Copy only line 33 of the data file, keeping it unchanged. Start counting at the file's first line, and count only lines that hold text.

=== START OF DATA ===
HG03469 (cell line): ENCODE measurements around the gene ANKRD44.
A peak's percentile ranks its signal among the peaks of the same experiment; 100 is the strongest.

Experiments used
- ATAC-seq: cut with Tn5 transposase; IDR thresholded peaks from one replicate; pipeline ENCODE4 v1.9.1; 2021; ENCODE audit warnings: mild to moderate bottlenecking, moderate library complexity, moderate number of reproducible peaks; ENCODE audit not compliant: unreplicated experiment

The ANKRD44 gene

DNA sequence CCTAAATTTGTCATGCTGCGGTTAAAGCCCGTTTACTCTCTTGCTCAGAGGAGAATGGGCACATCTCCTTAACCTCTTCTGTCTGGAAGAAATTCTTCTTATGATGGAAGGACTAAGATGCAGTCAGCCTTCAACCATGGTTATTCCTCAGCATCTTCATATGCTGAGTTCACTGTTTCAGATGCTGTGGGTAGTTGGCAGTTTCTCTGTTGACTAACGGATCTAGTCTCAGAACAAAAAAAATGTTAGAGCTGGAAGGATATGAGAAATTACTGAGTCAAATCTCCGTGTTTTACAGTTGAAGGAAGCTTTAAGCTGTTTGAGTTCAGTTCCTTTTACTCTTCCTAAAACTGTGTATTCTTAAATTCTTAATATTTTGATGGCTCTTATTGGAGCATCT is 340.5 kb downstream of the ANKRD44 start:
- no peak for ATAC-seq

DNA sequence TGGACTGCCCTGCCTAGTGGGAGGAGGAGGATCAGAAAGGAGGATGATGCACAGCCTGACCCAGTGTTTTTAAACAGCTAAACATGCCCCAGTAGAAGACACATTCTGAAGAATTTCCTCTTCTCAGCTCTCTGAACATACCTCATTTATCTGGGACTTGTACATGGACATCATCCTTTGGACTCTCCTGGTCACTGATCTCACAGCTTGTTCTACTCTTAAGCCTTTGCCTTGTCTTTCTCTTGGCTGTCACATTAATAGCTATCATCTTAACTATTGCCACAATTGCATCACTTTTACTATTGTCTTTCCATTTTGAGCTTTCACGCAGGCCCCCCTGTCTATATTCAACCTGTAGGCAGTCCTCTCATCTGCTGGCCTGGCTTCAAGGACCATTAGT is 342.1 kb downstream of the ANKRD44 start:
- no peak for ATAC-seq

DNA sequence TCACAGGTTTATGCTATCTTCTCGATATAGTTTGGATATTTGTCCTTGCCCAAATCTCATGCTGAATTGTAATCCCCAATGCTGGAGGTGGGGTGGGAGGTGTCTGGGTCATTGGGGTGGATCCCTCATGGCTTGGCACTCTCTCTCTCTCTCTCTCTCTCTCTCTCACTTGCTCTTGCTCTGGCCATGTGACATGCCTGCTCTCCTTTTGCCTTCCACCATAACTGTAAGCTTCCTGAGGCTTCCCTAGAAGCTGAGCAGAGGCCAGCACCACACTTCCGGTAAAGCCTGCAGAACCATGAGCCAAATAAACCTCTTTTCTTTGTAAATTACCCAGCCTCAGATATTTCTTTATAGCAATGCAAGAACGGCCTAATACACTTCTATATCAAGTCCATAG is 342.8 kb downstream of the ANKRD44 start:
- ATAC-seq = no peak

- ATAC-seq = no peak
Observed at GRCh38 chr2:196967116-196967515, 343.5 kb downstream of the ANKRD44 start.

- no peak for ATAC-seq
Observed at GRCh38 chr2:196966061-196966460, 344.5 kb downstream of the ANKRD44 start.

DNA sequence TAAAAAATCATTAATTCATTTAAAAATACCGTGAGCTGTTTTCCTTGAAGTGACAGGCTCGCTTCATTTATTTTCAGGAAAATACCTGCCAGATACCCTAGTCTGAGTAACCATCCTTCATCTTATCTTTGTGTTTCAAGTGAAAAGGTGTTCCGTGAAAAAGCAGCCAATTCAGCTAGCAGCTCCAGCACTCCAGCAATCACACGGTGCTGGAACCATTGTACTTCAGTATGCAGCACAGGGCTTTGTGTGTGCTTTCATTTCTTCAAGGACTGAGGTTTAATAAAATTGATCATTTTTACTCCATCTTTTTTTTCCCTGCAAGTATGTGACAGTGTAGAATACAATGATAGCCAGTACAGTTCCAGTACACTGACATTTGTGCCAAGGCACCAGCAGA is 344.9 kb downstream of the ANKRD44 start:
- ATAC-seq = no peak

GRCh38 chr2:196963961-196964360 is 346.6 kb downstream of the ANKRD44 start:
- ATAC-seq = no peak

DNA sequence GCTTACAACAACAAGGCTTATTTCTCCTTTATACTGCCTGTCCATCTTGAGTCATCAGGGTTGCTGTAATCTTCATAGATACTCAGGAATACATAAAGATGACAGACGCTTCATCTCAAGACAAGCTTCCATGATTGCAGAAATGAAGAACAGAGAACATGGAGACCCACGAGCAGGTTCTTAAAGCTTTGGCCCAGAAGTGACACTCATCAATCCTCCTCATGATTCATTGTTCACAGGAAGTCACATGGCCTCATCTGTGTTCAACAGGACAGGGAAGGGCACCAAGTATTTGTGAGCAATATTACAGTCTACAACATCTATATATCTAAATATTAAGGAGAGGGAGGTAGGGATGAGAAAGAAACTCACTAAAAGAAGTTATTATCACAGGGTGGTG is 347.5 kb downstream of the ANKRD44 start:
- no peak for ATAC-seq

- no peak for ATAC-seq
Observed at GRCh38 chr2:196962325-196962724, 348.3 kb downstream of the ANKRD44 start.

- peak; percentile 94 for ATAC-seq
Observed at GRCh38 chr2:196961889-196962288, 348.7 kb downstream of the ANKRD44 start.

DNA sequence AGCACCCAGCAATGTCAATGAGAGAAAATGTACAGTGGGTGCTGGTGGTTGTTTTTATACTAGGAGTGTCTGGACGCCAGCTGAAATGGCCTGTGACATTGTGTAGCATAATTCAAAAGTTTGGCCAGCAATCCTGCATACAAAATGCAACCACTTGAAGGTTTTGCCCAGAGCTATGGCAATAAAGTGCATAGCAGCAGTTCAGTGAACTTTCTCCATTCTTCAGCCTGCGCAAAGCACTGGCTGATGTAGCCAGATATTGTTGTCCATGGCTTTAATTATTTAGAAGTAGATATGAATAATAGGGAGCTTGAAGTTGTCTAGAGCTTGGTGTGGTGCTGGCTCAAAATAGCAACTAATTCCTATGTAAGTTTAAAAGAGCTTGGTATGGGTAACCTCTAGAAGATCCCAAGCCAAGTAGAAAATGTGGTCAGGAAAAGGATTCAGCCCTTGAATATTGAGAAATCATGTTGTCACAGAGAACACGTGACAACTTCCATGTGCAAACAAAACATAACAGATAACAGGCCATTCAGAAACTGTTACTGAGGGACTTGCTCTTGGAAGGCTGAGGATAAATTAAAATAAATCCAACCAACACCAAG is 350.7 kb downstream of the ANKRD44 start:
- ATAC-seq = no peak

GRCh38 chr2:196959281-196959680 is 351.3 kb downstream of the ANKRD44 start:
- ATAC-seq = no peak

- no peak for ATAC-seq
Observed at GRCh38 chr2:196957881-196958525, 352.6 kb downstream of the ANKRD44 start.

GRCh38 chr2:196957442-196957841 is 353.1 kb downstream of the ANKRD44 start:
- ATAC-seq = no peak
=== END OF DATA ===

- ATAC-seq = no peak